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Elvis Perkins
Elvis Perkins's performance was one of contrasts: starkly confessional and direct, yet veiled in a poetry of whirling images. Here, he is seen performing in New York. (Elizabeth Lippman for the Boston Globe )
MUSIC REVIEW

Spirited show by Perkins

The framed black-and-white Alfred Hitchcock portrait mounted on a wall inside Great Scott, not 40 feet from where Elvis Perkins took the stage Tuesday, was pure coincidence. From his perch, Perkins likely didn't see the tribute to the director who made his dad, actor Anthony Perkins, an icon as Norman Bates in "Psycho." But the connection was there nonetheless.

So seemed to be the spirit of his parents, swirling inside the songs Perkins performed with his three-piece band Dearland. The title of Perkins's debut CD, "Ash Wednesday," refers both to the anniversary of his father's passing in 1992 and the day after his mother died nine years later at the hands of the hijackers who flew jets into the World Trade Center.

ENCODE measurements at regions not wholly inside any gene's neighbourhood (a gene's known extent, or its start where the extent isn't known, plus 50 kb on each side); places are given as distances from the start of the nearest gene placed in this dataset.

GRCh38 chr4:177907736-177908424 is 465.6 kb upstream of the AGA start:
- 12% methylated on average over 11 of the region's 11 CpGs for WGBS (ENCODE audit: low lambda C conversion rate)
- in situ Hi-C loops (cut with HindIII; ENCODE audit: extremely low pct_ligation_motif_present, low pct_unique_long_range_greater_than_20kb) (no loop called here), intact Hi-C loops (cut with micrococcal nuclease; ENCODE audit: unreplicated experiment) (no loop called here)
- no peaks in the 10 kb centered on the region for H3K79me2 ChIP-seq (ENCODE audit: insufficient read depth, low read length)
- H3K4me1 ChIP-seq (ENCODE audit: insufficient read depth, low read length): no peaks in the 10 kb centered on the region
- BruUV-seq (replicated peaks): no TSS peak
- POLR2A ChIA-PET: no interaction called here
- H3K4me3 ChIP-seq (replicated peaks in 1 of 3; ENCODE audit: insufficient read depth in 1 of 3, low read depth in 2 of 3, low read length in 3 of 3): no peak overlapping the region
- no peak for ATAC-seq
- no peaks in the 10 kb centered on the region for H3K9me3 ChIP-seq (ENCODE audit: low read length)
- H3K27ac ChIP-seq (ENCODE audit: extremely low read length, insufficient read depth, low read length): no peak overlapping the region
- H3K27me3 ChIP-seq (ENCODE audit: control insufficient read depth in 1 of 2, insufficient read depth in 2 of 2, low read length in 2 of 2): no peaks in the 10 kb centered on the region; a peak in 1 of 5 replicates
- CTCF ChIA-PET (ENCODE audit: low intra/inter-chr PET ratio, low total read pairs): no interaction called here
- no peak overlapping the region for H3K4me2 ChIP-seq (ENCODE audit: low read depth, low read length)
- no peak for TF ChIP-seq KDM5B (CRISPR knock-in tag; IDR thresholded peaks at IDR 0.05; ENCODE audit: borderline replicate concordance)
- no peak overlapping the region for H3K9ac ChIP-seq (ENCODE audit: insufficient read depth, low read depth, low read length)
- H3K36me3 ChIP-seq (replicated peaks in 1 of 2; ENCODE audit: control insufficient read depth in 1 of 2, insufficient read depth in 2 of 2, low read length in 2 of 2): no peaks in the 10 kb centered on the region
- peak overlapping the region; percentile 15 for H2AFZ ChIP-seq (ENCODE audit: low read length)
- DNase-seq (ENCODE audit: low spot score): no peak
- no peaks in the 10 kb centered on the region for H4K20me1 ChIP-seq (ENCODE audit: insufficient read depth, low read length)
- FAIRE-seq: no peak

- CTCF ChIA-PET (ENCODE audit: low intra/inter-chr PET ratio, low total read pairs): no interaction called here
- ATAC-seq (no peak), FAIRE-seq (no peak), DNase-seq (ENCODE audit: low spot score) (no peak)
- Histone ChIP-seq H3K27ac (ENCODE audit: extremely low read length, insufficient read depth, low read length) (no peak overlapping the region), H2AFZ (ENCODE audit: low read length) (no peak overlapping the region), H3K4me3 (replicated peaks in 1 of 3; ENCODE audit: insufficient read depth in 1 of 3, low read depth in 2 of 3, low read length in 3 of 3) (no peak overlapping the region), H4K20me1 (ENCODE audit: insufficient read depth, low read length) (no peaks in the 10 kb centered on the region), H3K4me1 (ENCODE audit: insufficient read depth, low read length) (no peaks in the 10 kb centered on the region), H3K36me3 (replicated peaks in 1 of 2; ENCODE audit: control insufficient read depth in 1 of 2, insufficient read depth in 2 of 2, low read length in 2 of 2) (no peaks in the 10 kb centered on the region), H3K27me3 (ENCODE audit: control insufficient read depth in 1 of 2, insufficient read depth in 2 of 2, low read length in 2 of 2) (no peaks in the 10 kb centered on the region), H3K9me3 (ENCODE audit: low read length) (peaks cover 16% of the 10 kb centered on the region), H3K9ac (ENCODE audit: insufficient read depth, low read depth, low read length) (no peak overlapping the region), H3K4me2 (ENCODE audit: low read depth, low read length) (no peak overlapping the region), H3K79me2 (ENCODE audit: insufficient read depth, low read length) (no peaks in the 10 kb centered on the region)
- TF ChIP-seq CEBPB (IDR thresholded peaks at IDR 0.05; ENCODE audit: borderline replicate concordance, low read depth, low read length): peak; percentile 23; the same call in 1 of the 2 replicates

Perkins may have been awarded a measure of celebrity by birthright, but on the first date of his first headlining tour, the 31-year-old singer-songwriter demonstrated an artistic endowment all his own. With an acoustic guitar and a harmonica fastened, Dylan-style, across his narrow shoulders, Perkins blew the gust of notes that opened "Good Friday"; the song soon built to a humming, thrumming fray.

The rest of his 60-minute performance was no less commanding, especially the cordial, waltz-time blues of "Emile's Vietnam in the Sky" and the darkened rooms and paper moons that inhabited the lyrically rich "It's Only Me."

Like Neutral Milk Hotel's Jeff Mangum (whose searching, angular voice Perkins's strongly resembled), Perkins is cut from a folksinger's cloth, but embroidered with a touch of the fantastical -- a depressed Donovan, perhaps.

Ultimately, his performance was one of contrasts: starkly confessional and direct, yet veiled in a poetry of wh irling images and benedictions that darkly dazzled.

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